Visiting Robben Island

 

Robben Island has a rich history, much of which is vital to South Africa’s identity.

 

The  Island is located at the Table Bay, 6.9km west off the coast of  Cape Town. It stands 30m over sea level and has  been used, in the past,  as a prison and as a place to isolate, banish and exile South African people for about 400 years.

The island was also used as a post office, grazing ground, a mental institution and as an outpost. Initially, the archipelago was home to an array of wildlife, such as birds, penguins, tortoises, and seals. The name "Robben" was derived from the Dutch word for seal. 

Batolomeu Dias, a Portuguese explorer, discovered the island in 1488 when he landed his ship on Table Bay. As From 1671 the Dutch began to place their convicted criminals on the island. They also began to deport political prisoners from other Dutch colonies to the island.

The Dutch government imprisoned kings, princes and religious leaders from the East Indies to the isle, as they disagreed with the Dutch rule of their home country.

The British in 1806 annexed the Cape and continued the practice. In 1843 Colonial Secretary John Montagu advised a plan to use it as a colony for those suffering from leprosy, the mentally ill and those with chronic diseases. He put forth the suggestion to remove the penal colony and to send them to the mainland where they could be used for manual labour. His propositions were accepted and by 1845 the island had become a mental asylum for the British colony’s. The patients were often subjected to mistreatment, which was called cruel by the public. The conditions on the facility caused there to be many complaints from the progressive public, the clergy, and the medical staff. 

After 1931, all the inhabitants were sent to hospitals in the Cape, and the island was used as a military outpost before World War 2. Guns were being stored there and the government build roads, a power station, and new water supplies and houses. However, in 1961 Robben Island began to be used as a prison once again. During the apartheid, many black people were being kept there as political prisoners.

From 1961 to 1991 the place was a maximum-security prison. Former President Nelson Mandela and other prominent black people who were a part of the South African anti-apartheid movement, like Govan Mbeki and Walter Sisulu were kept there. The prison was globally known to be notorious for its inhumane conditions.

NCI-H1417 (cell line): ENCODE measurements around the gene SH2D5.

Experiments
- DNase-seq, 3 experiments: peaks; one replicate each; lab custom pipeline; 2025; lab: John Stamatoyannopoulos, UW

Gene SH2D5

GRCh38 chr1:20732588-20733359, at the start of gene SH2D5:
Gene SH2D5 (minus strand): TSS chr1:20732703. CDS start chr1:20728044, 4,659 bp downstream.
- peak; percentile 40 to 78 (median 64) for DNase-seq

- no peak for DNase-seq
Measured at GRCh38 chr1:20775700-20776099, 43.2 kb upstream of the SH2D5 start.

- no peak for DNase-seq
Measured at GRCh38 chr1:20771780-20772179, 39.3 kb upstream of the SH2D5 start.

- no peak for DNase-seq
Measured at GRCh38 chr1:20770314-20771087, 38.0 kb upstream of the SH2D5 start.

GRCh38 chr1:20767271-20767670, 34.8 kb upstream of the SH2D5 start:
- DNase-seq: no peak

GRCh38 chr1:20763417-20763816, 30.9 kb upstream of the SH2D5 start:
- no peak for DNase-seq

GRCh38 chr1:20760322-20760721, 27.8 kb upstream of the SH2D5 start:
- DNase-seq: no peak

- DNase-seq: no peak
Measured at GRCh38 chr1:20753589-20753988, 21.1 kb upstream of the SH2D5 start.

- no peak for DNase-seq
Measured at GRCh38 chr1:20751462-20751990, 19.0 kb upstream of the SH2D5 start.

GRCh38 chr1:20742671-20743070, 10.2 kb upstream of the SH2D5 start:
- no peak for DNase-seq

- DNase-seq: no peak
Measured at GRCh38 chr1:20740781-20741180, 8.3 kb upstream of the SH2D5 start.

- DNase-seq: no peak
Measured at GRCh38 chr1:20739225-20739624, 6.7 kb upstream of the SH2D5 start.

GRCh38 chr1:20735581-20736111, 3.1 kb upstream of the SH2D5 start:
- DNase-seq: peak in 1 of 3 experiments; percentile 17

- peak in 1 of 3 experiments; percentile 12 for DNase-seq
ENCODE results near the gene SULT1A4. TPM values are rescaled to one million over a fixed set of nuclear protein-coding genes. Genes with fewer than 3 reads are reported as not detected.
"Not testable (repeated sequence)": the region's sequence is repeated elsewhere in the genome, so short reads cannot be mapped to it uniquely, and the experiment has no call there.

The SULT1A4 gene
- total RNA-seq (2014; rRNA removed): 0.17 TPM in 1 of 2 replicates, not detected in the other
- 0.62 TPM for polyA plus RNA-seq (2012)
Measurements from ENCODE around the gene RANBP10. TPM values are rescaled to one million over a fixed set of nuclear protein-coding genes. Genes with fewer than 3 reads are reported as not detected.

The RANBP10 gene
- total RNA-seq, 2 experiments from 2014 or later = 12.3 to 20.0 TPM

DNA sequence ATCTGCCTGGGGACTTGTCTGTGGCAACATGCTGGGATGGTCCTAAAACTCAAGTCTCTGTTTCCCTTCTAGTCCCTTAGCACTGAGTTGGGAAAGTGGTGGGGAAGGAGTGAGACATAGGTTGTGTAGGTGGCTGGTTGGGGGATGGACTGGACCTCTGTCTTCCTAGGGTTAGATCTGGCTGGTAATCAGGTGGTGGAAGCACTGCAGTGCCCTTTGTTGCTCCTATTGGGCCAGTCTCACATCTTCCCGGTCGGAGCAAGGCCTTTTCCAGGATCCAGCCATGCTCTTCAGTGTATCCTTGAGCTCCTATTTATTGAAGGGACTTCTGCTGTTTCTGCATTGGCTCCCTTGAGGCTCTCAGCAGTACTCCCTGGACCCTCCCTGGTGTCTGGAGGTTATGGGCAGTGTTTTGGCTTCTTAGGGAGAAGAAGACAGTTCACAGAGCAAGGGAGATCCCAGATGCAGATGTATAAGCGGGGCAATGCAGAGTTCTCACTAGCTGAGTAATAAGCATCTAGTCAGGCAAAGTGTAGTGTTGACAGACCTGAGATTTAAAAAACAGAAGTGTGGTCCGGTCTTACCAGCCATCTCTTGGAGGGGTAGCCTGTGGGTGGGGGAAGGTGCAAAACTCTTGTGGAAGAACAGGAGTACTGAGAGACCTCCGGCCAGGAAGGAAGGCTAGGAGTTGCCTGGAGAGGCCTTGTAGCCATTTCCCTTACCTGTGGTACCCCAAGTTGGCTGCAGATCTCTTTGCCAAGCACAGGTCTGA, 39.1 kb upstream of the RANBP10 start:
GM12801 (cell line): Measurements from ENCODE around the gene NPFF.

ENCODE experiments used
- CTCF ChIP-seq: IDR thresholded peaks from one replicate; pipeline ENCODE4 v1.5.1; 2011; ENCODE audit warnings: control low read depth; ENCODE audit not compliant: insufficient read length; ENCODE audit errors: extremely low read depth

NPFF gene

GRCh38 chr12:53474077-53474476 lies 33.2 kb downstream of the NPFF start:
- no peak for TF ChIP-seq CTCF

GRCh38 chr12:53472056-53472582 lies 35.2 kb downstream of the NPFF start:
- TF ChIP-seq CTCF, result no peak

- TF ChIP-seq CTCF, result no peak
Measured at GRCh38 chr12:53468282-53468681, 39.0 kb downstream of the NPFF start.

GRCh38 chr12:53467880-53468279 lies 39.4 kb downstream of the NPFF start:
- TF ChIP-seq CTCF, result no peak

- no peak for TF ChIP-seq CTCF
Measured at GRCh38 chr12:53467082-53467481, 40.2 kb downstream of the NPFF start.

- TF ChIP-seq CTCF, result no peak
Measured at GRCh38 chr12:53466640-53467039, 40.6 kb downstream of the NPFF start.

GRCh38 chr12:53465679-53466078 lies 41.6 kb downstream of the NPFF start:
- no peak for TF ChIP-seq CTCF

Nelson Mandela’s cell was a seven by nine-foot room. He was held there for 18 years, from 1964. In Long Walk to Freedom, he wrote “I could walk the length of my cell in three paces. When I lay down, I could feel the wall with my feet and my head grazed the concrete at the other side”. In 1997, three years after the apartheid ended, the prison was turned to the Robben Island Museum. It is now a World Heritage Site.

 In the present day, there are official tours that run from 9 a.m., 11 a.m., 1 p.m. and 3 p.m.

The ferries depart from the Nelson Mandela Gateway and the V & A Waterfront. The tour takes 3.5 hours, which includes the ferry trip to and from the destination. Tourists get down at Murray’s Bay Harbour, on the east coast of the island and take a bus that transports them to all the prominent sites. The tour guide will be present on the bus, who will be an official Robben Island Tour Guide. It includes the graveyard of the victims of leprosy, the Lime Quarry, Rober Sobukwe’s house, the Bluestone quarry, the army, and navy bunkers and the Maximum-Security Prison. The final destination will be Nelson Mandela's cell.

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Visiting Robben Island

Robben Island, South Africa

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Wanted in Africa, part of the Wanted Worldwide network, is a website in English for expatriates in Africa established in 2006. We cover Europe's news stories that may be of interest to English speaking residents along with tourists as well. Our publication also offers classifieds, photos, information on events, museums, churches, galleries, exhibits, fashion, food, and local travel.
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